1. Get to know each other by playing an icebreaker game. Two Truths and a Lie is one we like: participant and artist tell each other 3 things about themselves. One of these things is a lie and the other must guess which one.

2. Invite the participant to pull an art material/ tool from a bag/box then suggest what to do with it (Check out ‘What’s in the Case?’). On Helium’s hospital-based artist in residence programme, the artists have used bedside Conversation Boxes as ice-breakers and art starters. See, for example, artist Rachel Tynan’s Conversation Box below.

3. Invite the participant to pull some words out of a bag/box and make up a story, drawing or performance inspired by them.

4. Invite the participant to view some images (see below) and describe what themes they inspire. Then devise a creation in response.

5. Offer a number of artistic briefs and invite the participant to choose one to respond to.

Conversation box by Rachel Tynan, Fireflies Project
Artwork images provoke conversation on the Electric Feathers art project with Epilepsy Ireland led by artist Rachel Tynan

(B) Finding out about participants

Even if the staff can tell you about the interests of a participant, it is worthwhile to ask them yourself. To begin with, it offers some vital conversation starters. Building a rapport through conversation will support the participant to express themselves more openly and take creative risks with the artist collaborator. Giving them the opportunity to voice their own preferences is an easy way to show the participant you are interested in them as individuals and open to accommodating their unique experience in the creative process.

One thing to keep in mind is that while healthcare staff can tell you many things about a patient’s condition, they cannot tell you how that patient feels at a given moment. So it is very important that question is directed to the participant only. It is equally important to recognise that as someone they may have only just met, a participant may not want to share their feelings straight away. Artist Rachel Tynan developed the ‘Barometer’ as a means for participants to check in with their feelings and communicate them in code on Helium’s Fireflies Project. It is up to each participant to decide if they want to share that code with another person.


Barometer on Helium’s Fireflies Project. Re-creation in artist Rachel Tynan’s studio.

(C) Dealing with resistance

Another thing to keep in mind is that participants, particularly from the age of 8 upwards, often have ambivalent if not negative feelings about art and their artistic abilities. This is due to a number of factors, not least because they may have had unsatisfactory experiences of the arts in their education or social lives that left them feeling bored, excluded or feeling inadequate. An invitation to participate in an artistic process is more likely to be accepted if it is presented in a way that relates to the things that participants are interested in. For example, finding out that a participant likes music and then spending time together listening to and discussing bands, songs, gigs, concerts, album designs and music video styles is more likely to engage that person in composition, design or video production than starting the interaction with a keyboard, set of markers or camera. When it comes to participants that state they have no interest in the arts at all, it is often the case that their interests in media and social media will be an incentive to finding interesting ways to document and share the interests they do have using artistic processes.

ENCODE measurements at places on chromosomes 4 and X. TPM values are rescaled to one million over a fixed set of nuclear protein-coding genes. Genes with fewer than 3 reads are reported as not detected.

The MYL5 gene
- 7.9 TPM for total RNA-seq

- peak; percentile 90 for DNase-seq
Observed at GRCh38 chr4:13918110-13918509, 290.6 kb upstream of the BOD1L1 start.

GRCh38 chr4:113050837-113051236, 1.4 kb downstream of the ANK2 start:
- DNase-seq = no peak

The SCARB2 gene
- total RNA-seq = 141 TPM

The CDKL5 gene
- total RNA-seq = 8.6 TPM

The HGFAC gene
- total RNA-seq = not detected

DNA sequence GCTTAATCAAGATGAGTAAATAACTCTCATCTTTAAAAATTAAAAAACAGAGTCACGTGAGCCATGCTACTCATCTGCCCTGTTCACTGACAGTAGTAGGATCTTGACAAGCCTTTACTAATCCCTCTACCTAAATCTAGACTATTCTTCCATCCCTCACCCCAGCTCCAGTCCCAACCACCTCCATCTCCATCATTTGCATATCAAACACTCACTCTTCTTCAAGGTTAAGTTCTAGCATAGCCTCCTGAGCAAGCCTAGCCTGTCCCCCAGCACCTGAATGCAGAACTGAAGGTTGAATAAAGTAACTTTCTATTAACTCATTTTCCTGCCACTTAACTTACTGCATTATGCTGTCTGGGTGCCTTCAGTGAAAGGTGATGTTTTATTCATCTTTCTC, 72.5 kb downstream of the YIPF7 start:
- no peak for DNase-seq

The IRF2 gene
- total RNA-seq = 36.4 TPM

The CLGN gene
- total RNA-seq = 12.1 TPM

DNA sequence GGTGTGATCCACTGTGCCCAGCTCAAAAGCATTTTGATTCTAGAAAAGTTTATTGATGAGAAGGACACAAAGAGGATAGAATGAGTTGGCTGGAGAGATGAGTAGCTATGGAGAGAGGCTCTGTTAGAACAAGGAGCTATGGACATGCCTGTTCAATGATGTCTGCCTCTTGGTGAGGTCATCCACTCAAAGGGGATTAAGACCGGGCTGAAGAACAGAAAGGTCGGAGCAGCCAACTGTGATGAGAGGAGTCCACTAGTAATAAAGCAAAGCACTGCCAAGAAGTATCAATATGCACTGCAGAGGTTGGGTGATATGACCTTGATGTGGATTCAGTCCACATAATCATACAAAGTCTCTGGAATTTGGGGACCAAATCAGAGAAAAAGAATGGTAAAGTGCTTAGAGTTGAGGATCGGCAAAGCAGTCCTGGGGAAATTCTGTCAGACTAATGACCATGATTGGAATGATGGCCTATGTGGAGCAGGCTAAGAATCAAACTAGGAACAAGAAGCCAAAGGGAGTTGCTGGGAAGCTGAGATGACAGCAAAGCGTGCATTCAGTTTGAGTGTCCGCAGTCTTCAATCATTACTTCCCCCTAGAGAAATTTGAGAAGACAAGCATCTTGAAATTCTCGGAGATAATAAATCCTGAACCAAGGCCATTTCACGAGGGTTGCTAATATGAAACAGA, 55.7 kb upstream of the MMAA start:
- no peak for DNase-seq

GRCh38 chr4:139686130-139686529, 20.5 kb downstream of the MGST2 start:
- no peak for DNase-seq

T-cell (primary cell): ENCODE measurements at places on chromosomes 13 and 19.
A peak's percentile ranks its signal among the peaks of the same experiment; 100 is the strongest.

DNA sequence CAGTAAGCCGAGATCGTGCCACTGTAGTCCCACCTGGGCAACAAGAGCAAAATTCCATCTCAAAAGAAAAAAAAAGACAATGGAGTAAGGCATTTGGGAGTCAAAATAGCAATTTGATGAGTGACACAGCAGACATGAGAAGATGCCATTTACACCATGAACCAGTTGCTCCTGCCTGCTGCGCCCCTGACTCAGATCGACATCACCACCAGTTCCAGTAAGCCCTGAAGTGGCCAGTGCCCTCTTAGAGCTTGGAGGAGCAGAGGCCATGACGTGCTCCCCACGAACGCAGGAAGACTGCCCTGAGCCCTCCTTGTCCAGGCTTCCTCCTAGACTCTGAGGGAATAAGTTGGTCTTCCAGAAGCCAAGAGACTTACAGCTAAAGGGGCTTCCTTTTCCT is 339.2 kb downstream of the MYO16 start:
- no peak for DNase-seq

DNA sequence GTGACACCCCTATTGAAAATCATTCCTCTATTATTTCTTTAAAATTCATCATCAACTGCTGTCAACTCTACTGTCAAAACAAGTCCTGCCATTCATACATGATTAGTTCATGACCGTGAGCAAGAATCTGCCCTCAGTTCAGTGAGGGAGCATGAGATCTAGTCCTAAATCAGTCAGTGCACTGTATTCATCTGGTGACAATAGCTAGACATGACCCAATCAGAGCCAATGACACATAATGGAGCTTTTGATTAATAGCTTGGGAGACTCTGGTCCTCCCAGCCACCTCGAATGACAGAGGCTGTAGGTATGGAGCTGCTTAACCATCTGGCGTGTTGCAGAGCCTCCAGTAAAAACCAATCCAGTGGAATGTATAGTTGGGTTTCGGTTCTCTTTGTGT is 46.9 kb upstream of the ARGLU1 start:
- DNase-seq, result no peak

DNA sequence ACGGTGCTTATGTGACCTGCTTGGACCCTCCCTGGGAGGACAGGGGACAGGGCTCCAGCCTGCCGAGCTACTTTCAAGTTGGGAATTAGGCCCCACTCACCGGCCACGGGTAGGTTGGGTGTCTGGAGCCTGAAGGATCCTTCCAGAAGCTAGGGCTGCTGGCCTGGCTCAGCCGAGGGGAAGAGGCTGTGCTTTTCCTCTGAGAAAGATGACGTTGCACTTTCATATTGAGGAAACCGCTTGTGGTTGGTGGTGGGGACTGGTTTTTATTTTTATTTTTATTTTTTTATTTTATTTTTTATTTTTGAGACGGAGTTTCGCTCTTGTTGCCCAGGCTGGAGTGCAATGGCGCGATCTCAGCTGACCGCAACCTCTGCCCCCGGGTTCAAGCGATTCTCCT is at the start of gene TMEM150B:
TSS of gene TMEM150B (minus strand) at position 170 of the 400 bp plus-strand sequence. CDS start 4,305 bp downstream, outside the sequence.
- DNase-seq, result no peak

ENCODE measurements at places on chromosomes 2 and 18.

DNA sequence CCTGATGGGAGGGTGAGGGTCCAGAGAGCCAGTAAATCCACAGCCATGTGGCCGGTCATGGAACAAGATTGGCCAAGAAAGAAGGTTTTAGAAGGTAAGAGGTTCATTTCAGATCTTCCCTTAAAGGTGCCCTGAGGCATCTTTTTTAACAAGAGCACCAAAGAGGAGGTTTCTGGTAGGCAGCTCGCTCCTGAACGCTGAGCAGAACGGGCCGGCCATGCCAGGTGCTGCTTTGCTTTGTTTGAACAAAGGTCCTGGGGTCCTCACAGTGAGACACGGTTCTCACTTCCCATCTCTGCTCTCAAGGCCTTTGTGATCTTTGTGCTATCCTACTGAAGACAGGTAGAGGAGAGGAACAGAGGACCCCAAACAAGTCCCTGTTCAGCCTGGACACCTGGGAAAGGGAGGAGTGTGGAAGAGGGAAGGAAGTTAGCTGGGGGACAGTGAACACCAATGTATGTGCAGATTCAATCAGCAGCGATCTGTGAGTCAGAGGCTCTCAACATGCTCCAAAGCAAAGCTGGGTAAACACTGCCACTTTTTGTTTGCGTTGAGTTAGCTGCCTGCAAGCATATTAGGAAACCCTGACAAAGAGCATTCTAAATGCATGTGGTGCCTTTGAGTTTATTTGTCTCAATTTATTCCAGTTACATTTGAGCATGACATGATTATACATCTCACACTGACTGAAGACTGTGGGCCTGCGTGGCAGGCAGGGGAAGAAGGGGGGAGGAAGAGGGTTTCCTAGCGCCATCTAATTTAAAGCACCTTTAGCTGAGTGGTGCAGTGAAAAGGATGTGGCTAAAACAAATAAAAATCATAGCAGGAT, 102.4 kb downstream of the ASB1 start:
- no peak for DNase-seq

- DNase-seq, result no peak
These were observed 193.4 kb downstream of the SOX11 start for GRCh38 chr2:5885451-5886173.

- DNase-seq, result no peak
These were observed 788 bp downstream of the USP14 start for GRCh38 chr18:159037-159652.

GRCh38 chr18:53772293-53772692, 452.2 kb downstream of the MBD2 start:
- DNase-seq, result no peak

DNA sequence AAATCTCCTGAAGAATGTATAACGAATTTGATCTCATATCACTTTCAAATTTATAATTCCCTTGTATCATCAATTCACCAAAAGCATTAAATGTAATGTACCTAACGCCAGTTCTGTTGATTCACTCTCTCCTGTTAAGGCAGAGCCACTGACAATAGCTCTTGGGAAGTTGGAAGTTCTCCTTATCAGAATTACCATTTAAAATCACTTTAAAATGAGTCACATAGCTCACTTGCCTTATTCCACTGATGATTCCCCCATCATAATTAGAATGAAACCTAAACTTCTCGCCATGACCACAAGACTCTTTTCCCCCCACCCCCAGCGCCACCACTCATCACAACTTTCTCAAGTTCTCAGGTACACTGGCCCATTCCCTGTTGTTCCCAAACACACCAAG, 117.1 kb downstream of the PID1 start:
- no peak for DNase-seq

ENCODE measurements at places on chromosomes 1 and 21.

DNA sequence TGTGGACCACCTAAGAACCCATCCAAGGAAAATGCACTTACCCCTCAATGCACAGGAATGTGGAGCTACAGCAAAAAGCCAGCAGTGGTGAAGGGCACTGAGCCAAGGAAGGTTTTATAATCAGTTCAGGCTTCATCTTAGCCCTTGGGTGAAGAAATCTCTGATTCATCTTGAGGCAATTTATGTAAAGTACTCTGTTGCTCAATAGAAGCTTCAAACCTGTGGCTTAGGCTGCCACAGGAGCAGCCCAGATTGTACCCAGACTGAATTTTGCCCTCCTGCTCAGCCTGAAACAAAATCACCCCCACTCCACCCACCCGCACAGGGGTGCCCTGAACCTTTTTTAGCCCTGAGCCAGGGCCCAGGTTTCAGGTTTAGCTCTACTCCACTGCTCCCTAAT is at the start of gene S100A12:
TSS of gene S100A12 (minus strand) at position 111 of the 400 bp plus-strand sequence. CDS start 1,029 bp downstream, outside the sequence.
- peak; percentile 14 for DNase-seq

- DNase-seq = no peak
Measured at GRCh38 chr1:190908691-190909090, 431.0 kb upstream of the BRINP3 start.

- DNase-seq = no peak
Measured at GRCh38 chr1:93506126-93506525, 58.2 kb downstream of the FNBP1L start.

Ultimately, it must be recognised that key to participation is consent. Non-participation must always be an option. If it is not, then we are not working with participants, we are working with subjects who have been coerced. While we can encourage people to try something new, we must respect their desires not to get involved. This is particularly important for those who find their agency compromised in other ways in our society due to disability, minority group membership, sexual or gender identities or age (under 18s and older people especially).

A respect for consent is demonstrated in the language we use and the clarity with which we communicate as well as frequent checking in and invitations for feedback.